The Raven by Edgar Allan Poe

“Once upon a midnight dreary, while I pondered, weak and weary,
Over many a quaint and curious volume of forgotten lore,
While I nodded, nearly napping, suddenly there came a tapping,
As of some one gently rapping, rapping at my chamber door.
‘Tis some visitor,’ I muttered, tapping at my chamber door—
Only this, and nothing more.”
In this painting, reminiscent of Edgar Allen Poe’s famously gloomy narrative poem  “The Raven” (1845), we see a striking resemblance to the artist himself in the role of Poe’s protagonist.

Poe’s story begins, on a bleak December evening with a young student attempting to bury his sorrows in the pages of an old book after the death of his girlfriend, Lenore. As he begins to nod off, he is startled awake by a late night tapping at his chamber door. Believing it to be a visitor and nothing more who has awaked him, he goes to the door but finds no one.

Troubled by the silence and once again longing for his lost Lenore, he whispers her name into the shadows only to be answered by the echo of his voice. This puzzling occurrence makes him increasingly fearful, but he tells himself it is probably the wind and nothing more.

As he returns to his chamber, he hears yet another tap, this time at the window, and louder than before.

With his heart racing, he runs to the window, opens the shutters, and watches as an ebony bird with a grave and stern demeanor flies in and perches above his chamber door.

“Tell me what thy lordly name is?” The student asks.

“NEVERMORE,” the bird responds.

“ No, really, what’s your name?

“NEVERMORE,” the bird says again.

“Will I meet Lenore in Paradise?”


” All right then, when will you be leaving?”


“ I mean how long will your shadow be thrown upon the floor?”


Poe himself said the raven was meant to symbolize “mournful and never-ending remembrance.” Still, when you’re feeling downhearted and looking for an intelligent response to life’s questions, you might do better than to ask a bird.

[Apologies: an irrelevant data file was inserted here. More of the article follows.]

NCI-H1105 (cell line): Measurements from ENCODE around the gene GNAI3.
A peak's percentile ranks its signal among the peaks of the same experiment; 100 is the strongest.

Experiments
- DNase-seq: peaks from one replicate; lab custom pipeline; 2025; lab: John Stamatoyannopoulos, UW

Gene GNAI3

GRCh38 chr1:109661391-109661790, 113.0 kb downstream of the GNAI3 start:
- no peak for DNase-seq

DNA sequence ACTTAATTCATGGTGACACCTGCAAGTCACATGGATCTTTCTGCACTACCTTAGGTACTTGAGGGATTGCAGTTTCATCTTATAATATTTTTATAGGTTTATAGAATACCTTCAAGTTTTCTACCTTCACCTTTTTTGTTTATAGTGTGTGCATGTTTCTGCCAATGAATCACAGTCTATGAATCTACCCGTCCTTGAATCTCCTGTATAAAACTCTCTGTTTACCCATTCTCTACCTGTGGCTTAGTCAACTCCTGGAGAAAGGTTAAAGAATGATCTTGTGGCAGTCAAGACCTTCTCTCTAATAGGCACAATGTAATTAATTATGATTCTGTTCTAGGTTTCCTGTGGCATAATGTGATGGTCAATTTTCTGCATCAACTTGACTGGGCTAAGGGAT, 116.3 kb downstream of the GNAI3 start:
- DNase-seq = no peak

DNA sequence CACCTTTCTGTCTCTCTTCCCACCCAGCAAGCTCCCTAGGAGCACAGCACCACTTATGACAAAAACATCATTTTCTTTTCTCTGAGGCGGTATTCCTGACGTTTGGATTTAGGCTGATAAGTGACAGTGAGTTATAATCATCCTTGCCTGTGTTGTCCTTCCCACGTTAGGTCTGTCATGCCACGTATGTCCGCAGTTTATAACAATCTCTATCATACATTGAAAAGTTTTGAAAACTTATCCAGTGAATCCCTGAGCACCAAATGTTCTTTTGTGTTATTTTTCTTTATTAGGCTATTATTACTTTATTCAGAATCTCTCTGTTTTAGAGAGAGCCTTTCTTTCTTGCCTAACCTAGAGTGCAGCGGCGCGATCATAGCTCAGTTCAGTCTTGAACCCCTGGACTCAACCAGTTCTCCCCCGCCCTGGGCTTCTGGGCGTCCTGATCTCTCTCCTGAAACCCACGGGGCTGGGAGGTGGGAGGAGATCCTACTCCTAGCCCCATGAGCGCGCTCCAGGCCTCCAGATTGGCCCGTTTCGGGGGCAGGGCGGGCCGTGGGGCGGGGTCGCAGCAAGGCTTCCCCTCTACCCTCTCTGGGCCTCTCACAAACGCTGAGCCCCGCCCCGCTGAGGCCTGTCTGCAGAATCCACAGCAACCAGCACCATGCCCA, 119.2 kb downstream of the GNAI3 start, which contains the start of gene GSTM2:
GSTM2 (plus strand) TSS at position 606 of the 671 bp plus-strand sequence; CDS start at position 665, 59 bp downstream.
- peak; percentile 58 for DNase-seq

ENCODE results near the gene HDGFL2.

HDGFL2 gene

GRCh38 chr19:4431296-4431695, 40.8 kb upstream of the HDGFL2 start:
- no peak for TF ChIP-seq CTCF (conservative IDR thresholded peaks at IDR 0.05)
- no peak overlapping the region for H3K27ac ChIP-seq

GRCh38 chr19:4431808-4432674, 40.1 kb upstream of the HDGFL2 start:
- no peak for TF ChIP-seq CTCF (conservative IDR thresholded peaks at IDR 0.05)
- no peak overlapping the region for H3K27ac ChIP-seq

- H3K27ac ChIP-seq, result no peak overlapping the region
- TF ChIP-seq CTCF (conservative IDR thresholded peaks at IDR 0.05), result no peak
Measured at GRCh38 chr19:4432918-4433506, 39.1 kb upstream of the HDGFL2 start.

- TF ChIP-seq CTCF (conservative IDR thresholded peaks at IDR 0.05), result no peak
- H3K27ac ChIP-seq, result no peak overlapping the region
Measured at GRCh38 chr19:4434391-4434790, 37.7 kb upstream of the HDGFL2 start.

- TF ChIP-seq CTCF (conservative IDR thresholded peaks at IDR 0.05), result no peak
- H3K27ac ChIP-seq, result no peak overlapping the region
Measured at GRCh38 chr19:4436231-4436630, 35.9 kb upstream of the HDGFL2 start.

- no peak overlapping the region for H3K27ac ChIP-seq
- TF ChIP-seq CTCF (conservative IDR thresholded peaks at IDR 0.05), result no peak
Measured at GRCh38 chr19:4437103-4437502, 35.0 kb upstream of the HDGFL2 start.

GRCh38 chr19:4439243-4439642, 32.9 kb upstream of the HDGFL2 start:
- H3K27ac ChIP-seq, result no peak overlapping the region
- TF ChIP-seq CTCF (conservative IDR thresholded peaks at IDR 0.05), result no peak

Some time ago in Greek mythology, Athenians Icarus and his clever father Daedalus were imprisoned by the mean King Minos on the island of Crete.

Minos had commissioned Daedalus who was a skilled inventor, puzzle-solver, and master craftsman, to build a labyrinth to house his Minotaur. The Minotaur was a mythical monster who was kept alive to feed upon the king’s enemies.

Without going into it here, let’s just say Daedalus betrayed the King by conspiring to have one of those enemies escape. Naturally that upset the king, and Daedalus and his son too, were incarcerated.

Frightened by the Kings wrath and not wishing to remain imprisoned, Daedalus devised an ingenious plan to get himself and his son off the island.

With a little bit of wax and a few hundred discarded gull feathers, he fashioned for Icarus and himself some wings as an imaginative mode of transportation. Before undertaking their escape, Daedalus expounded a piece of cautionary advice to his teenage son:

“Alright Icarus, I know you’re not going to like hearing this, but when we take flight, whatever you do, don’t have fun. That means no flying too close to the sun with your waxy wings, or flying too close to the sea where they might get soggy. Are you listening? Icarus? It’s really important that you pay attention here because bad things can happen if….”

Unfortunately, for Icarus, he was not listening and bad things did happen. After strapping on his wings and jumping out the window, he did just what his father asked him not to do: he had fun.

He had fun flapping his feathers over the sea, and fun flying as high, and as close to the sun as he could. He had fun, fun, and more fun until he realized the wax on his wings had melted, his feathers had fallen, and he was plunging to his death in the cool blue water.

What a lesson!
What a fun way to go!
What a way to have the Icarian sea named after you!




In Christian mythology, God has a scroll. A certain “lamb” opens the scroll, which contains seven symbolic seals. Upon opening each seal, the lamb releases the wrath of God in the form of four symbolically attired beasts who arrive atop four symbolically colored horses. The myth is an instructive affair foretelling the Last Judgment by way of an apocalypse (Greek for “lifting the veil” on something hidden from the rest of mankind).

The first horse is white, and his rider holds a bow and wears a victor’s crown. He is associated with, among other things, military conquest.

The second horse is fiery red, his rider holds a large sword and he’s all about violence and war.

The third horse is black, and his rider holds a pair of scales which represents the way bread would have been weighed back in the day and he symbolizes famine.

The fourth and final horse is pale green. His rider isn’t carrying anything, but he’s followed by Hades and is named “Death”.

In this legend, these nasty creatures in their symbolic form foretell the havoc that is to be wrecked upon mankind. While it has been the daunting task of Christian scholars to speculate and debate their return, we may consider ourselves lucky that these galloping meanies have chosen an antiquated, and relatively slow mode of transportation.